fredag, mars 05, 2010

La prisonnière, Clouzot

'La prisonnière' by Henri-Georges Clouzot is an extremely interesting film from many points of view.
We saw it - Aurore and I - in French television tonight.

The story mainly circles around three characters, namely Stanislas Hassler (Laurent Terzieff, the name Hassler surely refering to both 'hustler' and Hasselbladh, the camera constructor), the owner of an art gallery; the artist Gilbert Moreau (Bernard Fresson) and the latters wife Josée (Elisabeth Wiener).
In the gallery, Hassler displays modern art, with fascinating forms shapes and patterns, often mobiles.

In the depiction of the events at the art gallery, the art itself seems to be more alive than the visitors.
Nothing extraordinary perhaps, as a great number of visitors to an art gallery are people with money but no profound interest in art as such.

These art events however becomes real happenings with celebrities and wannabees in every corner.

Gilbert starts flirting with another woman but his wife Josée discover this and in turn she starts meeting Stanislas.
In Stanislas home, filled with art from different parts of the world, Stanislav unfold a somewhat - in other peoples eyes - bizarr interest, photographing women in different subservient situations.
Stanislas is also an emotionally fragile person with recurrent emotional shifts, hidden behind the facade of a man with great self confidence and a big ego.
Although Josée finds it somewhat strange, not least when he invites another woman to pose for him, she stays on, fascinated by this mysterious man.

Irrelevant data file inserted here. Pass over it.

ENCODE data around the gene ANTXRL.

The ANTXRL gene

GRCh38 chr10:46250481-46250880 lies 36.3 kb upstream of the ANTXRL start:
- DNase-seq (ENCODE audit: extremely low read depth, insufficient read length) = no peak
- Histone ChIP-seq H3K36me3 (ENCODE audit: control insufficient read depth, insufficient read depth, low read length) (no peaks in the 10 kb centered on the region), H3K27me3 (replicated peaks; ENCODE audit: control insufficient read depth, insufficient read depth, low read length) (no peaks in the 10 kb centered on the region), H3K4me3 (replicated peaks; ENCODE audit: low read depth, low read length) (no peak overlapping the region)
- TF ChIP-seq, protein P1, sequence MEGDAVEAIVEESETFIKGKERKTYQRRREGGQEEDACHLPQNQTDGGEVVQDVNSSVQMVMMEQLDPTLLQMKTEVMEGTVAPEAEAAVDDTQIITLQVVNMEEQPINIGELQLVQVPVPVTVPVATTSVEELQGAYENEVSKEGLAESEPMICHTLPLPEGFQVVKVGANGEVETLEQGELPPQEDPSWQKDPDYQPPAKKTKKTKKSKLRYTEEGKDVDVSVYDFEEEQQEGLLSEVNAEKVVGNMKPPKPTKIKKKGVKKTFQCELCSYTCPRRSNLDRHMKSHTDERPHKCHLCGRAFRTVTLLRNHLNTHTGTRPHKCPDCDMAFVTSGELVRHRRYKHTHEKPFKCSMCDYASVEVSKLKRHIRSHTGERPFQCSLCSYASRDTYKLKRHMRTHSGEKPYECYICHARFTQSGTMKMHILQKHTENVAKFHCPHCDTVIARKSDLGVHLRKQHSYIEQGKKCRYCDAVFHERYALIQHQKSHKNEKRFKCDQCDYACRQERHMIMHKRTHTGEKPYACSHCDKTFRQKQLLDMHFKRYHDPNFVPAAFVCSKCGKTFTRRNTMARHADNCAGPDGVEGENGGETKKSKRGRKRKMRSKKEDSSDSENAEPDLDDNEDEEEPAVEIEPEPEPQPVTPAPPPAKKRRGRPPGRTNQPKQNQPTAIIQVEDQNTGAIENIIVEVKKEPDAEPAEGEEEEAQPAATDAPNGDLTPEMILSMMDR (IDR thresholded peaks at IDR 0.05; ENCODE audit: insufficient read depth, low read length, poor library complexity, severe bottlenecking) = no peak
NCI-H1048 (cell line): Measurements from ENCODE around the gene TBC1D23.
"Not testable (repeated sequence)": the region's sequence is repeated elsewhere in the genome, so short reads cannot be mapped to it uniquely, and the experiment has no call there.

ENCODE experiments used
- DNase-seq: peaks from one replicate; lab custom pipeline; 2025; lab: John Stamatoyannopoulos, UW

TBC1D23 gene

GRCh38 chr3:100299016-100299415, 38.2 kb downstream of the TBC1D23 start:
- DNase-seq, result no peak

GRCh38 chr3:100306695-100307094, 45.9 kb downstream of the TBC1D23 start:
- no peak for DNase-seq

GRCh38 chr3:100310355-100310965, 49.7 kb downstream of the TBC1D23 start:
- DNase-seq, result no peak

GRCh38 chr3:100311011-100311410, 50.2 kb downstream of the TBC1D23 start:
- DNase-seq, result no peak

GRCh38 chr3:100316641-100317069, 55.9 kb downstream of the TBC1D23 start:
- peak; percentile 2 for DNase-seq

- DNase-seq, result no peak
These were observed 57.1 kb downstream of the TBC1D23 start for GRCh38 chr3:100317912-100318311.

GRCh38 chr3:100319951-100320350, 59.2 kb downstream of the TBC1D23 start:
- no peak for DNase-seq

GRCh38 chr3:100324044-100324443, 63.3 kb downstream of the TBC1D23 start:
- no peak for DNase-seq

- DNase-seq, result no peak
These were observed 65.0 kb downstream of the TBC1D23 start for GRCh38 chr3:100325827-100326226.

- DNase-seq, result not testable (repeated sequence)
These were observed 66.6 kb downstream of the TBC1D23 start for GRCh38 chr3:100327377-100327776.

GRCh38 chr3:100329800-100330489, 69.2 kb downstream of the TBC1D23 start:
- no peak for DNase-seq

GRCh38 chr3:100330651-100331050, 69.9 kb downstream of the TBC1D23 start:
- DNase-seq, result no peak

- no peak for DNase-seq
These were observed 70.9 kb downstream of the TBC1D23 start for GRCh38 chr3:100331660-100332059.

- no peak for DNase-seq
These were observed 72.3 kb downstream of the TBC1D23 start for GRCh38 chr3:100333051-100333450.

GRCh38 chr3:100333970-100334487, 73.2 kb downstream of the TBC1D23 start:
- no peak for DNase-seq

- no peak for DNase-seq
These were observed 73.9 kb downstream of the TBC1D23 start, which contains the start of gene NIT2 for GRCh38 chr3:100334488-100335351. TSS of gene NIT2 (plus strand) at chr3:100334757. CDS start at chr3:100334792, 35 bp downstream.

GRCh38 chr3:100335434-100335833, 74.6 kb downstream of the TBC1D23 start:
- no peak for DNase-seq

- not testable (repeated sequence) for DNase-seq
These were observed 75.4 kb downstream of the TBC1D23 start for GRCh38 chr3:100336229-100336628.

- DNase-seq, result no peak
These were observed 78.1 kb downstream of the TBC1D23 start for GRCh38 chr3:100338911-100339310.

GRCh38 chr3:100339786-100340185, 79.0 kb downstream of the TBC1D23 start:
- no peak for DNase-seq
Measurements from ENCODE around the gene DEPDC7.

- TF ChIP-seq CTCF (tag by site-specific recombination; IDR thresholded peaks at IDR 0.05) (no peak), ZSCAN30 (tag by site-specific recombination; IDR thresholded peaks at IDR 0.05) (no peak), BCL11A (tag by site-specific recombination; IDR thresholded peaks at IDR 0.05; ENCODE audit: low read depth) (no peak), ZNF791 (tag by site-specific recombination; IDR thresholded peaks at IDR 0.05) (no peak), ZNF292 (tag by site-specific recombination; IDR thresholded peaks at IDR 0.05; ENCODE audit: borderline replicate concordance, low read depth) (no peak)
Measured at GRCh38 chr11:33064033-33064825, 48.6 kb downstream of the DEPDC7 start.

She is repelled by but on the same time attracted to Stanislas and his model.
Is she a victim or does she let herself be victimized?

What is explored in this film is both the world of art, the superficiality but also dependence, submission, our sexuality, the one we recognize and the one we don't recognize or try to bundle off to our subconscious areas.
The film is filled with colours, mainly red, green and black, in clothes and interiors, this both as an artistic ingredience but not least to express different emotional states, particularly concerning the women and notably Josée.
Between the two men - Stanislas and Gilbert - an interesting discussion concerning fidelity and exploitation of women, or rather one woman, Josée, emerges. Has neither of them treated her good or bad and what parameters should we use to decide this.

Clouzot is a formidable 'painter' when making films, using both the camera movements, angles, colours and music in a very interesting and intriguing way.

I warmly recommend it to those of you who regard yourself being cinephiles.

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